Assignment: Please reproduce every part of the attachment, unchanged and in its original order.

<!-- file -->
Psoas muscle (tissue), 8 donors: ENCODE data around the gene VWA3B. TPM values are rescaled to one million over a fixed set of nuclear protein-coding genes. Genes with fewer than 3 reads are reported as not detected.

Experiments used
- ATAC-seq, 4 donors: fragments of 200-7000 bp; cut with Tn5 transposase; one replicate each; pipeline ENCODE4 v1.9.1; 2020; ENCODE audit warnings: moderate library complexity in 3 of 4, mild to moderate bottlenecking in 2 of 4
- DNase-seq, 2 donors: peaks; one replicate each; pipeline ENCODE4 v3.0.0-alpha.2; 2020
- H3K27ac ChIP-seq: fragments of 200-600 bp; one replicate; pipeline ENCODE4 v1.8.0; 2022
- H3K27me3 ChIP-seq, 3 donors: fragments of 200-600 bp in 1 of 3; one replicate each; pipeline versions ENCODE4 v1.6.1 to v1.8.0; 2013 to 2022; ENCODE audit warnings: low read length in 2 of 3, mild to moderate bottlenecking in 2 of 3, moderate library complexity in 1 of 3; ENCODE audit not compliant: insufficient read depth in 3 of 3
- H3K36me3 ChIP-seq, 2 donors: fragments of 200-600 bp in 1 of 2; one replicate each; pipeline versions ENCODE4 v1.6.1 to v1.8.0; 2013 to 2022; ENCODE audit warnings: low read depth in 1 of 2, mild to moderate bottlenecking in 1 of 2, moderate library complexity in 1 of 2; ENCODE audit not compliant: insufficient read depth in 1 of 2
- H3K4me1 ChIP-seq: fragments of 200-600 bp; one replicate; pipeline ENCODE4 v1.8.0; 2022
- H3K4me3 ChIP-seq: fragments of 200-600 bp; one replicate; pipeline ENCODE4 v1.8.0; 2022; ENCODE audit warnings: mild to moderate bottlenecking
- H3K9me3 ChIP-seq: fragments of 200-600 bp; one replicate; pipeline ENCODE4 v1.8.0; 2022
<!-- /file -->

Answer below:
Psoas muscle (tissue), 8 donors: ENCODE data around the gene VWA3B. TPM values are rescaled to one million over a fixed set of nuclear protein-coding genes. Genes with fewer than 3 reads are reported as not detected.

Experiments used
- ATAC-seq, 4 donors: fragments of 200-7000 bp; cut with Tn5 transposase; one replicate each; pipeline ENCODE4 v1.9.1; 2020; ENCODE audit warnings: moderate library complexity in 3 of 4, mild to moderate bottlenecking in 2 of 4
- DNase-seq, 2 donors: peaks; one replicate each; pipeline ENCODE4 v3.0.0-alpha.2; 2020
- H3K27ac ChIP-seq: fragments of 200-600 bp; one replicate; pipeline ENCODE4 v1.8.0; 2022
- H3K27me3 ChIP-seq, 3 donors: fragments of 200-600 bp in 1 of 3; one replicate each; pipeline versions ENCODE4 v1.6.1 to v1.8.0; 2013 to 2022; ENCODE audit warnings: low read length in 2 of 3, mild to moderate bottlenecking in 2 of 3, moderate library complexity in 1 of 3; ENCODE audit not compliant: insufficient read depth in 3 of 3
- H3K36me3 ChIP-seq, 2 donors: fragments of 200-600 bp in 1 of 2; one replicate each; pipeline versions ENCODE4 v1.6.1 to v1.8.0; 2013 to 2022; ENCODE audit warnings: low read depth in 1 of 2, mild to moderate bottlenecking in 1 of 2, moderate library complexity in 1 of 2; ENCODE audit not compliant: insufficient read depth in 1 of 2
- H3K4me1 ChIP-seq: fragments of 200-600 bp; one replicate; pipeline ENCODE4 v1.8.0; 2022
- H3K4me3 ChIP-seq: fragments of 200-600 bp; one replicate; pipeline ENCODE4 v1.8.0; 2022; ENCODE audit warnings: mild to moderate bottlenecking
- H3K9me3 ChIP-seq: fragments of 200-600 bp; one replicate; pipeline ENCODE4 v1.8.0; 2022